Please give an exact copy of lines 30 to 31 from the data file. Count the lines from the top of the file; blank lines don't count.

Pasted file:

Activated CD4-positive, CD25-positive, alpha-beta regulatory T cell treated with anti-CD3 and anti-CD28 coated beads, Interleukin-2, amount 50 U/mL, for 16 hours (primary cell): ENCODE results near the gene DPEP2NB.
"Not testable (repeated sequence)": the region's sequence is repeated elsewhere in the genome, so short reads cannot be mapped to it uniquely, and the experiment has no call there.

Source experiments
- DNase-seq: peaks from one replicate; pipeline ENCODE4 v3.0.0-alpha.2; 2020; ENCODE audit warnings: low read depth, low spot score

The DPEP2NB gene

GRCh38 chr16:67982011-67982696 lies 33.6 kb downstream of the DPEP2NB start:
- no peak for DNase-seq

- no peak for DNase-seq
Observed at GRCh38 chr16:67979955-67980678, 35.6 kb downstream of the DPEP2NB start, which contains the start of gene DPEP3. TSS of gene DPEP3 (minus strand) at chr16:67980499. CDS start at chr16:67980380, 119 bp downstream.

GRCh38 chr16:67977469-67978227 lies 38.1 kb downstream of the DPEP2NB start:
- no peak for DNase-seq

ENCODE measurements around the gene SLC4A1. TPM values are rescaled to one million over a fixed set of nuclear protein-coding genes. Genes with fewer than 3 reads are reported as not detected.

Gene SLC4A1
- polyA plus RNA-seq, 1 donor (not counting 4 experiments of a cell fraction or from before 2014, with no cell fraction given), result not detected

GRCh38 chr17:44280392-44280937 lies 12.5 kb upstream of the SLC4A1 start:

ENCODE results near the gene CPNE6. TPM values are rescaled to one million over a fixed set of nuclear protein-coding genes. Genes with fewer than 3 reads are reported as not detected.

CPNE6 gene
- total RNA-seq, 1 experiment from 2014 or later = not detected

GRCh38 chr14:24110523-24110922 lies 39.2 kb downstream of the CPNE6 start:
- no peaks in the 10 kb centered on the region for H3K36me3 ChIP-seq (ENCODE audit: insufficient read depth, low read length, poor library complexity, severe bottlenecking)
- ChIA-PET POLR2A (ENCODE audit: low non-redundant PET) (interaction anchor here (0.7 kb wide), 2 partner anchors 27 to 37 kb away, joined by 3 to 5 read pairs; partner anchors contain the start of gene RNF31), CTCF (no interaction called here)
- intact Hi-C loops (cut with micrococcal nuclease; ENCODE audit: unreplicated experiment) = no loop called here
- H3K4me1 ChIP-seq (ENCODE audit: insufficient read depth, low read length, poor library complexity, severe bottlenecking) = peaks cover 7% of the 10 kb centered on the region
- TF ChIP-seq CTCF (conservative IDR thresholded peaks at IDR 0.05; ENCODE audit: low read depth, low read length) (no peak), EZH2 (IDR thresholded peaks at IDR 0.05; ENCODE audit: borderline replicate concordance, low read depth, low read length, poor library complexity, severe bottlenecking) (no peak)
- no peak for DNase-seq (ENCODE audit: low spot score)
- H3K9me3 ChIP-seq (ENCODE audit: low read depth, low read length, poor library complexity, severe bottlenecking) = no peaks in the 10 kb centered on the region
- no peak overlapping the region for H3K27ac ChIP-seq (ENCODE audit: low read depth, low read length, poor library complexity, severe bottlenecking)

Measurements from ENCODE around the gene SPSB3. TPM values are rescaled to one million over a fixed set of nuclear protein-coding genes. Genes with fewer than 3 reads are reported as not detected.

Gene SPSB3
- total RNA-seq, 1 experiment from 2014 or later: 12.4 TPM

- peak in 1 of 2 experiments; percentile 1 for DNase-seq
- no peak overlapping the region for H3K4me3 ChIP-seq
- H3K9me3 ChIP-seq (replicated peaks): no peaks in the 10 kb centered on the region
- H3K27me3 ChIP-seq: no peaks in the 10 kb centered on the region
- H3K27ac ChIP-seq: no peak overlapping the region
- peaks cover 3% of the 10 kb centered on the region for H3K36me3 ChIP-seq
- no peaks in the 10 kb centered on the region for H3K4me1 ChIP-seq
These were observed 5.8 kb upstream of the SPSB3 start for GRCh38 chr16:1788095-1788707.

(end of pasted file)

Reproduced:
- total RNA-seq, 1 experiment from 2014 or later: 12.4 TPM

- peak in 1 of 2 experiments; percentile 1 for DNase-seq